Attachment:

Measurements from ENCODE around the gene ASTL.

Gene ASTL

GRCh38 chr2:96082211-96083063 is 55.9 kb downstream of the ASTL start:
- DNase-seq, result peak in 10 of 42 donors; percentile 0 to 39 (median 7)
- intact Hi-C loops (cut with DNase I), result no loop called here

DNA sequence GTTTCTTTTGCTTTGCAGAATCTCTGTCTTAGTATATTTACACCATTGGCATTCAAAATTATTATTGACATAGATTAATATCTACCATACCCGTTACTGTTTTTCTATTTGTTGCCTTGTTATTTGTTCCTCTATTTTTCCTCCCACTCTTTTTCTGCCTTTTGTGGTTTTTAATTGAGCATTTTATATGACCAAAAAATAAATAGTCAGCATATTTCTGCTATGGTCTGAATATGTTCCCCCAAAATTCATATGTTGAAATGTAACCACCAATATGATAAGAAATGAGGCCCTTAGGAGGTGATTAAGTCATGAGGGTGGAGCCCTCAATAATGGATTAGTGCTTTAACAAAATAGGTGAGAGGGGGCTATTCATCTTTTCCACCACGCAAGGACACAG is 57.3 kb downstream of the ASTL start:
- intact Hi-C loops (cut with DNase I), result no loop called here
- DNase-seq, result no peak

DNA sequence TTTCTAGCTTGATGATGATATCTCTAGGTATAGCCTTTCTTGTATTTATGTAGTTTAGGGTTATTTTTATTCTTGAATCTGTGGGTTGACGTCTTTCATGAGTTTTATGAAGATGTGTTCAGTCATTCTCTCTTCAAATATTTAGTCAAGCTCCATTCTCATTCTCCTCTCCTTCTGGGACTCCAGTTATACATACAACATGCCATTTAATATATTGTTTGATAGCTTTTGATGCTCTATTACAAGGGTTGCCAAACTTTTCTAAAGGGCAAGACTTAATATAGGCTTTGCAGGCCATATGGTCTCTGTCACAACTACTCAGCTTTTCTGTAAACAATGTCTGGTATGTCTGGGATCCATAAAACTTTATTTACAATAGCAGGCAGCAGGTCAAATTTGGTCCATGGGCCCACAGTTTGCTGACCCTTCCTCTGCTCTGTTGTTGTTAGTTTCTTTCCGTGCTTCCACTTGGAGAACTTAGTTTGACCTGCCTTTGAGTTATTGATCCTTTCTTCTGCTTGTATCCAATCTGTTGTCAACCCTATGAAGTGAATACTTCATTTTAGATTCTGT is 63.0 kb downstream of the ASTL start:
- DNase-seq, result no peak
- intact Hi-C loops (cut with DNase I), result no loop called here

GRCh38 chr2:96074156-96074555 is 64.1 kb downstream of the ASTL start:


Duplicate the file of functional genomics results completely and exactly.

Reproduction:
Measurements from ENCODE around the gene ASTL.

Gene ASTL

GRCh38 chr2:96082211-96083063 is 55.9 kb downstream of the ASTL start:
- DNase-seq, result peak in 10 of 42 donors; percentile 0 to 39 (median 7)
- intact Hi-C loops (cut with DNase I), result no loop called here

DNA sequence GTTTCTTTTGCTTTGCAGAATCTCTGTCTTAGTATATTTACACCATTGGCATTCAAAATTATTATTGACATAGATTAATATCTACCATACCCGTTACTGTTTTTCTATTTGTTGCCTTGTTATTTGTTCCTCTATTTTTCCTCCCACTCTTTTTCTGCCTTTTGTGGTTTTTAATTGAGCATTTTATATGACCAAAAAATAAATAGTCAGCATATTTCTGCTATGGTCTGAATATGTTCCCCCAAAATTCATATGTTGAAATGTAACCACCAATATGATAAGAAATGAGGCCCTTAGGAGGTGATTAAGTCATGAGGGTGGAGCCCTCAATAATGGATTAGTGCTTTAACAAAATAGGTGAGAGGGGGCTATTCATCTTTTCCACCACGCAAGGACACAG is 57.3 kb downstream of the ASTL start:
- intact Hi-C loops (cut with DNase I), result no loop called here
- DNase-seq, result no peak

DNA sequence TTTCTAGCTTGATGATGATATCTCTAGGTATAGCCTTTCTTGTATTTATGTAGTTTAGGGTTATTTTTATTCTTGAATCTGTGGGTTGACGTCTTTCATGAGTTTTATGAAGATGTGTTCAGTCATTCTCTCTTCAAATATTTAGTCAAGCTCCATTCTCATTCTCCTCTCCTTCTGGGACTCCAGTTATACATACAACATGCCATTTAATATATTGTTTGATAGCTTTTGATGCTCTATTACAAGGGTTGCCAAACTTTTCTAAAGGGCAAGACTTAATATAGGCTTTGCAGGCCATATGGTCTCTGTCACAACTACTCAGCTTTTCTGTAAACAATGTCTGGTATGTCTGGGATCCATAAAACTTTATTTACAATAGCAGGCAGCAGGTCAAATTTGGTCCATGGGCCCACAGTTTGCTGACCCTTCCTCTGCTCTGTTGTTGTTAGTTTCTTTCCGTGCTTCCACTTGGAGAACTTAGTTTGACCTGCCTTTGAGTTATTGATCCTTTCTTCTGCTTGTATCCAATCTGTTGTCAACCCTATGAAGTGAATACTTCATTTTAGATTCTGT is 63.0 kb downstream of the ASTL start:
- DNase-seq, result no peak
- intact Hi-C loops (cut with DNase I), result no loop called here

GRCh38 chr2:96074156-96074555 is 64.1 kb downstream of the ASTL start: